We are entering a world, where organisations have witnessed a profound change in the way concepts of business management are formed and disseminated. Suddenly a fusion of traditional methods and creative thinking, along with increased collaborative processes, are allowing more and more organisations to lead significant change, by engaging individuals in creative community led programmes, leading to personal fulfilment as well as economic growth. This is a new world of collective engagement; a brave new world, and one which is changing the entire fabric of what it means to be human. 

This is a new world of collective engagement; a brave new world, and one which is changing the entire fabric of what it means to be human. 

Recent studies have identified the necessity of strong social connections for economic success, and that the capacity of individuals to act together on matters of common interest is paramount to community health and well-being. In essence, the wisdom of crowds; the democratic process, is fundamental to the longevity of communities and societal progress. 

When communities identify opportunities to come together in creation – and a celebration of such – both the individual and indeed the collective, witness the development of social capital through increased cooperation and identifying and addressing shared goals. Connections such as these, serve to benefit communities in a plethora of ways; from economic growth to health and well-being.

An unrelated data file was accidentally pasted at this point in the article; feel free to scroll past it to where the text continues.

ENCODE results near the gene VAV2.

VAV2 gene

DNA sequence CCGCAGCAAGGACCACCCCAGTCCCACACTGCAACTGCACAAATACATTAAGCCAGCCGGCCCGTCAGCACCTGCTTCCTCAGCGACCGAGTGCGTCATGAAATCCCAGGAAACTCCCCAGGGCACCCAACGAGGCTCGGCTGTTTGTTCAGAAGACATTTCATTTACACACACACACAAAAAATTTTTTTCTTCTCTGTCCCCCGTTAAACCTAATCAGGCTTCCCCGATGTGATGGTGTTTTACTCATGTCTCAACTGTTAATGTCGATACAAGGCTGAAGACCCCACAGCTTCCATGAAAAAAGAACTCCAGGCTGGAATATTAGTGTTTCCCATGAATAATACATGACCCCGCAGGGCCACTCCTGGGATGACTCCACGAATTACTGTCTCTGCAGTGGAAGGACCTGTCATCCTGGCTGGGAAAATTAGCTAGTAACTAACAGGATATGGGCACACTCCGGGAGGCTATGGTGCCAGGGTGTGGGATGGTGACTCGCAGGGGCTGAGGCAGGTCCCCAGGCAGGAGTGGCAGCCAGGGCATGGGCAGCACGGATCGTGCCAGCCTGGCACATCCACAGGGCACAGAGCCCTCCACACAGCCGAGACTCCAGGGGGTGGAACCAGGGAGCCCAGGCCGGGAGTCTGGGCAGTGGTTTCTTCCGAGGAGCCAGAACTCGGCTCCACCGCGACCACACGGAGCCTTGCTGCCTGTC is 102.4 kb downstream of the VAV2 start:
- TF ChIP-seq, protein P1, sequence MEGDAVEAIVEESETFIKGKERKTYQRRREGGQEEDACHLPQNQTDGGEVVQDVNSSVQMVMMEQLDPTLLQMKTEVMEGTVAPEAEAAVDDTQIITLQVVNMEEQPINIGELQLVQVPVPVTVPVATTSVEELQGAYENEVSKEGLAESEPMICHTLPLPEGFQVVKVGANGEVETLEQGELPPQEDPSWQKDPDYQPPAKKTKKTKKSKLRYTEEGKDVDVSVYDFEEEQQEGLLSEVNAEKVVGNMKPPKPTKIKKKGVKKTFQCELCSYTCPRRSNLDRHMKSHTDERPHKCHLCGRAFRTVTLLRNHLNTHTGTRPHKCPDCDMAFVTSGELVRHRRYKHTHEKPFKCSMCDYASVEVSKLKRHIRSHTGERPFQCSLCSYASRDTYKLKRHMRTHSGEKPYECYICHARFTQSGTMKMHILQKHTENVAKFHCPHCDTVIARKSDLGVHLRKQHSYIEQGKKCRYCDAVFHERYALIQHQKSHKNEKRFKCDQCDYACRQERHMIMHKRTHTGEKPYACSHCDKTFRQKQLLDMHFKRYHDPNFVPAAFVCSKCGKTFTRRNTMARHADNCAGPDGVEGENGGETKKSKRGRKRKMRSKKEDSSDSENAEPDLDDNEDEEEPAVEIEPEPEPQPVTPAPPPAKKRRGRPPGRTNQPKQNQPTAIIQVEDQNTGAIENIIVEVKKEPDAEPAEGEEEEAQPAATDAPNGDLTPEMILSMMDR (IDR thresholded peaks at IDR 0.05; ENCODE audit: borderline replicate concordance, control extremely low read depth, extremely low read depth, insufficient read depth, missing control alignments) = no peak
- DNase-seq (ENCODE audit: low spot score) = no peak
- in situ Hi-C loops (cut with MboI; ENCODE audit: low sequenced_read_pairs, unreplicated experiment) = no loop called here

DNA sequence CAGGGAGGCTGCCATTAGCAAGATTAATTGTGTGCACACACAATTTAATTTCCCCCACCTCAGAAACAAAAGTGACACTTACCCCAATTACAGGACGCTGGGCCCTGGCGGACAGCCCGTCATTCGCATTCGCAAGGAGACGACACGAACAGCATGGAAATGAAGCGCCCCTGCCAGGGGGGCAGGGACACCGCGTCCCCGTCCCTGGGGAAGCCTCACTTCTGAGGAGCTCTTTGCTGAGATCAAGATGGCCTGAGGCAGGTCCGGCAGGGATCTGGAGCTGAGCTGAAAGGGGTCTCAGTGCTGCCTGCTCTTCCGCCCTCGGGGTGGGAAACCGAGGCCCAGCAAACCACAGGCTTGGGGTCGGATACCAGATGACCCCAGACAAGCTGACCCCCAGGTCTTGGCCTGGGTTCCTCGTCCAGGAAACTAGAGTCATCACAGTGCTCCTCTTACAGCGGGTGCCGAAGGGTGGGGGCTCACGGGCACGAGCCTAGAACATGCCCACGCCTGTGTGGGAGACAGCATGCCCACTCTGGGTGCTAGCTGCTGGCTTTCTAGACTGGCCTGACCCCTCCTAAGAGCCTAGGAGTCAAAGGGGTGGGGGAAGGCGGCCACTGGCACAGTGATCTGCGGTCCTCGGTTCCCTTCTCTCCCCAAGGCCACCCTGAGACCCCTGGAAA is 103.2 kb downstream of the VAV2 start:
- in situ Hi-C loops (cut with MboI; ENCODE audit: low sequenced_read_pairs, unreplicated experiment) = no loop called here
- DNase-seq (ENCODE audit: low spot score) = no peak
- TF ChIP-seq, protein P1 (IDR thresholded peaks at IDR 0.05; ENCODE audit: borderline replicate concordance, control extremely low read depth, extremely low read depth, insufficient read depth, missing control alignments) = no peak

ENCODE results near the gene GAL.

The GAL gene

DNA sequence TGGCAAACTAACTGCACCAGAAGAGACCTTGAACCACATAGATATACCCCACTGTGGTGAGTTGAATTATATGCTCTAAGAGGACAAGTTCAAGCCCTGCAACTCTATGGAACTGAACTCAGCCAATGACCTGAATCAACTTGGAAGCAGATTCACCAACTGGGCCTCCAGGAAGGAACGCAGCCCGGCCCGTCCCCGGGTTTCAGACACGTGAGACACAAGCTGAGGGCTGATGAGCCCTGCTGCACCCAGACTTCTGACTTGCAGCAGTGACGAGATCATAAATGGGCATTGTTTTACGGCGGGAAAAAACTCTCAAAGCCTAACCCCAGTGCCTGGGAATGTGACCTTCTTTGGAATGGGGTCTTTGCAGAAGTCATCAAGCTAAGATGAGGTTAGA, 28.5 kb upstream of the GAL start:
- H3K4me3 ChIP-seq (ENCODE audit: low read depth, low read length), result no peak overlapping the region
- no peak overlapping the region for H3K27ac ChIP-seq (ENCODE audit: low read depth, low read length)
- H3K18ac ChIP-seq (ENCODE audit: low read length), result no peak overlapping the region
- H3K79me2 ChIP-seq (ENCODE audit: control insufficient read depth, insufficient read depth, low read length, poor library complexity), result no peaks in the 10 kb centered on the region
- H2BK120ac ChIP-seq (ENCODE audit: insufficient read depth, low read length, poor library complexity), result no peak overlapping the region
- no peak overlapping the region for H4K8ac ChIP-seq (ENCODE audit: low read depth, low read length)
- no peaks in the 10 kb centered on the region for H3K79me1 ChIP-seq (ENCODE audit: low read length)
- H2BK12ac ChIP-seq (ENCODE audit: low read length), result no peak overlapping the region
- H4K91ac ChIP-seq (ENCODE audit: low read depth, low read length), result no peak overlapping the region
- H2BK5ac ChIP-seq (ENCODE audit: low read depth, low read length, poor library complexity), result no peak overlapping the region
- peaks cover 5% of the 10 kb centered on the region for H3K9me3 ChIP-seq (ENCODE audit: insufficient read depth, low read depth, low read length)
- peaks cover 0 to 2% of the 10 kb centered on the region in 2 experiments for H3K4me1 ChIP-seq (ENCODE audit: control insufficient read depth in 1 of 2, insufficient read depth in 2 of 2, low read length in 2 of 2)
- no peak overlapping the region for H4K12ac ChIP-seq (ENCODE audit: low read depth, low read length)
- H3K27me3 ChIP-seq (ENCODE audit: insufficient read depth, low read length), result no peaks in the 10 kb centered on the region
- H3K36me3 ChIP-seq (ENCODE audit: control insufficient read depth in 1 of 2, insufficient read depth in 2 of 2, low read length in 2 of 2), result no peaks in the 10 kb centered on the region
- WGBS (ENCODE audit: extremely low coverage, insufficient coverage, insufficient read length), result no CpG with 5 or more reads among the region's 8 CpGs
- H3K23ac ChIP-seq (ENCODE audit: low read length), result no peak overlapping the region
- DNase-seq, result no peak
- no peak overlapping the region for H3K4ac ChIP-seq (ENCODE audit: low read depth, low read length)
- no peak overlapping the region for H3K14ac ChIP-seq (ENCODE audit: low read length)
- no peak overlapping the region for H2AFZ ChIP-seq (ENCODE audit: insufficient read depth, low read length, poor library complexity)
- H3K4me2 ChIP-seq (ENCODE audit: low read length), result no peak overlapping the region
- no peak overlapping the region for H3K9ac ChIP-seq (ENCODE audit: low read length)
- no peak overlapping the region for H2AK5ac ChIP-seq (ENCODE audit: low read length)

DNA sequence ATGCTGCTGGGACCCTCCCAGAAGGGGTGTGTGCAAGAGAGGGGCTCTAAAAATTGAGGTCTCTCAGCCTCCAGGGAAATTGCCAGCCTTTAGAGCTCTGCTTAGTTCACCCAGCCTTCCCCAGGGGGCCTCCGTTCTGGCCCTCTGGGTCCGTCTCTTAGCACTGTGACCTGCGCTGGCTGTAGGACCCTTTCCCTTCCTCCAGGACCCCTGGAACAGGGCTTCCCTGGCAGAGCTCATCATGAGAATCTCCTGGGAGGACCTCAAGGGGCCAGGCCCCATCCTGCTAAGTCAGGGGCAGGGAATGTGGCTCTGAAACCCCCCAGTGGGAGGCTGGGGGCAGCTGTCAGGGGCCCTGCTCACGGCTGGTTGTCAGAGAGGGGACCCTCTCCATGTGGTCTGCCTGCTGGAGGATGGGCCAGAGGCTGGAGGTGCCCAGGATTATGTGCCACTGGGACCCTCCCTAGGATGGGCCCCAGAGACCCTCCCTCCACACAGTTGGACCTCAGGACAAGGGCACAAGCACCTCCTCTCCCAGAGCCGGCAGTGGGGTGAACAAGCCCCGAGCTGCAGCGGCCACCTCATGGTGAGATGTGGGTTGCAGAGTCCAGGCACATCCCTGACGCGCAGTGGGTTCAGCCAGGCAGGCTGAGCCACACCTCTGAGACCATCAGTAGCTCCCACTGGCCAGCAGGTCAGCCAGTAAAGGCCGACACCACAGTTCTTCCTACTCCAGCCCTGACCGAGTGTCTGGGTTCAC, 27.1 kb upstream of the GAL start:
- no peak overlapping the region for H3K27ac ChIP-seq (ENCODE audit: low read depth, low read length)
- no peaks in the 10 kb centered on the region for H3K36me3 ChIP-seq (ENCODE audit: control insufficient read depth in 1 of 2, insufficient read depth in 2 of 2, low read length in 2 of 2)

People and communities are finding new and ingenious ways to explore the notion of space; closing down urban stereotypes and breaking away from the traditional norms and shackles of design and planning. Public spaces have long been the building blocks of communities, from public houses and literary salons, to civic halls and marketplaces; space is the heartbeat of communities, and in that sense an evolution of public space is not only necessary but inevitable. 

In recent times, the focus has laid predominantly on the design and build of space for aesthetic purpose, rather than social interaction. A renaissance of space for the purposes of community interaction and engagement, is now witnessing a synthesis of workplace and social space; showing to be more conducive to healthy communities. 

A collaborative approach to space, strengthens the sense of ownership among communities and forms deeper connections to both the place and to each other. This is then reflected in how we consider productivity in work as well as our personal lives, with organisations now reconsidering all aspects of the work experience, by implementing more intuitive designs in the workplace and actively encouraging more flexible ways of working. Public space could and should be as fluid and dynamic as the individuals who seek to utilise it.

Pop-up shops, creative-led community projects, collectives and co-operatives are giving rise to a new age of planning and policy, that is feeding into both how we work and how we socialise. Architects, planners and engineers are now increasingly collaborating with artists, in the design and development of public space, as it becomes more evident that we are indeed the sum of all our parts, in an ever-increasing liquid modernity.